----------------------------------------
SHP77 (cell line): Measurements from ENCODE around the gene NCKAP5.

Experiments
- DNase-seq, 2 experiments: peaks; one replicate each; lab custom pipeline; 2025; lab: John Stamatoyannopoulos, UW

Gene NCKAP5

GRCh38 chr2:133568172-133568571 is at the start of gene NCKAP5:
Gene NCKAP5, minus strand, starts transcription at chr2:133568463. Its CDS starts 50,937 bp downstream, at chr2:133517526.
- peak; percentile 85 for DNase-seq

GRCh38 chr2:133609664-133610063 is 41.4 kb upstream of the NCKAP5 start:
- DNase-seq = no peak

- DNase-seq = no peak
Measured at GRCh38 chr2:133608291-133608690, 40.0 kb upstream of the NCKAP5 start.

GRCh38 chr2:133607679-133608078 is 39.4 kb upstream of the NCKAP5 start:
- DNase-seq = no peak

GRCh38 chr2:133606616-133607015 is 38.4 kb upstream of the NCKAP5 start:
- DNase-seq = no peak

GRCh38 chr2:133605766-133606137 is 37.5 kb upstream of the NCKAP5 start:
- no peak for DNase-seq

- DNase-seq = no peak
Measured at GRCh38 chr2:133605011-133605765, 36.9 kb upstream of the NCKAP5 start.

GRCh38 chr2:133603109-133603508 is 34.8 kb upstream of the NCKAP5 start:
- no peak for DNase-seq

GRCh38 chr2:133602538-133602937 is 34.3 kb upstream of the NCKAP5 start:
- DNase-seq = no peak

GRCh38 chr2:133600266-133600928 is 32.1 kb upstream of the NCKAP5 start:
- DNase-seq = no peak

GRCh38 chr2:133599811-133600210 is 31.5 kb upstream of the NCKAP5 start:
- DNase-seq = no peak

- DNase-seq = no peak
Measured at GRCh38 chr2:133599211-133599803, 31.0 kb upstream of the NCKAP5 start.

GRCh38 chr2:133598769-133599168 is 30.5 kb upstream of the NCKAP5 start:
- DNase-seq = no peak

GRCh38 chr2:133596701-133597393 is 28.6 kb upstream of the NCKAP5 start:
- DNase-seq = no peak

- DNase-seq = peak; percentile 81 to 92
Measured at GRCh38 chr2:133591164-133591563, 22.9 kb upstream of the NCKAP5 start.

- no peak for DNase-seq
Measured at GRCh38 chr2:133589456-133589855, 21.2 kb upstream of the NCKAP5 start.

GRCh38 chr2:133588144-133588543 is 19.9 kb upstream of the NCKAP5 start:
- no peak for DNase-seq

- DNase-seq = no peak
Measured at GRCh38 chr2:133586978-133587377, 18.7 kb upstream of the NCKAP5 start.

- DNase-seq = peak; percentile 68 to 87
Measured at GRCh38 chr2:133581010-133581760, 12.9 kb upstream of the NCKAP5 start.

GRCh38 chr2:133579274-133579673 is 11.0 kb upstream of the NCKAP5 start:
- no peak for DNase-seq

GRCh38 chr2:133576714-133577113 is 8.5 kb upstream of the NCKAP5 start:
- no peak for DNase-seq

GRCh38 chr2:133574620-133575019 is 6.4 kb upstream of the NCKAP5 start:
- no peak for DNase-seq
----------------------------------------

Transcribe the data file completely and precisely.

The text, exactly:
SHP77 (cell line): Measurements from ENCODE around the gene NCKAP5.

Experiments
- DNase-seq, 2 experiments: peaks; one replicate each; lab custom pipeline; 2025; lab: John Stamatoyannopoulos, UW

Gene NCKAP5

GRCh38 chr2:133568172-133568571 is at the start of gene NCKAP5:
Gene NCKAP5, minus strand, starts transcription at chr2:133568463. Its CDS starts 50,937 bp downstream, at chr2:133517526.
- peak; percentile 85 for DNase-seq

GRCh38 chr2:133609664-133610063 is 41.4 kb upstream of the NCKAP5 start:
- DNase-seq = no peak

- DNase-seq = no peak
Measured at GRCh38 chr2:133608291-133608690, 40.0 kb upstream of the NCKAP5 start.

GRCh38 chr2:133607679-133608078 is 39.4 kb upstream of the NCKAP5 start:
- DNase-seq = no peak

GRCh38 chr2:133606616-133607015 is 38.4 kb upstream of the NCKAP5 start:
- DNase-seq = no peak

GRCh38 chr2:133605766-133606137 is 37.5 kb upstream of the NCKAP5 start:
- no peak for DNase-seq

- DNase-seq = no peak
Measured at GRCh38 chr2:133605011-133605765, 36.9 kb upstream of the NCKAP5 start.

GRCh38 chr2:133603109-133603508 is 34.8 kb upstream of the NCKAP5 start:
- no peak for DNase-seq

GRCh38 chr2:133602538-133602937 is 34.3 kb upstream of the NCKAP5 start:
- DNase-seq = no peak

GRCh38 chr2:133600266-133600928 is 32.1 kb upstream of the NCKAP5 start:
- DNase-seq = no peak

GRCh38 chr2:133599811-133600210 is 31.5 kb upstream of the NCKAP5 start:
- DNase-seq = no peak

- DNase-seq = no peak
Measured at GRCh38 chr2:133599211-133599803, 31.0 kb upstream of the NCKAP5 start.

GRCh38 chr2:133598769-133599168 is 30.5 kb upstream of the NCKAP5 start:
- DNase-seq = no peak

GRCh38 chr2:133596701-133597393 is 28.6 kb upstream of the NCKAP5 start:
- DNase-seq = no peak

- DNase-seq = peak; percentile 81 to 92
Measured at GRCh38 chr2:133591164-133591563, 22.9 kb upstream of the NCKAP5 start.

- no peak for DNase-seq
Measured at GRCh38 chr2:133589456-133589855, 21.2 kb upstream of the NCKAP5 start.

GRCh38 chr2:133588144-133588543 is 19.9 kb upstream of the NCKAP5 start:
- no peak for DNase-seq

- DNase-seq = no peak
Measured at GRCh38 chr2:133586978-133587377, 18.7 kb upstream of the NCKAP5 start.

- DNase-seq = peak; percentile 68 to 87
Measured at GRCh38 chr2:133581010-133581760, 12.9 kb upstream of the NCKAP5 start.

GRCh38 chr2:133579274-133579673 is 11.0 kb upstream of the NCKAP5 start:
- no peak for DNase-seq

GRCh38 chr2:133576714-133577113 is 8.5 kb upstream of the NCKAP5 start:
- no peak for DNase-seq

GRCh38 chr2:133574620-133575019 is 6.4 kb upstream of the NCKAP5 start:
- no peak for DNase-seq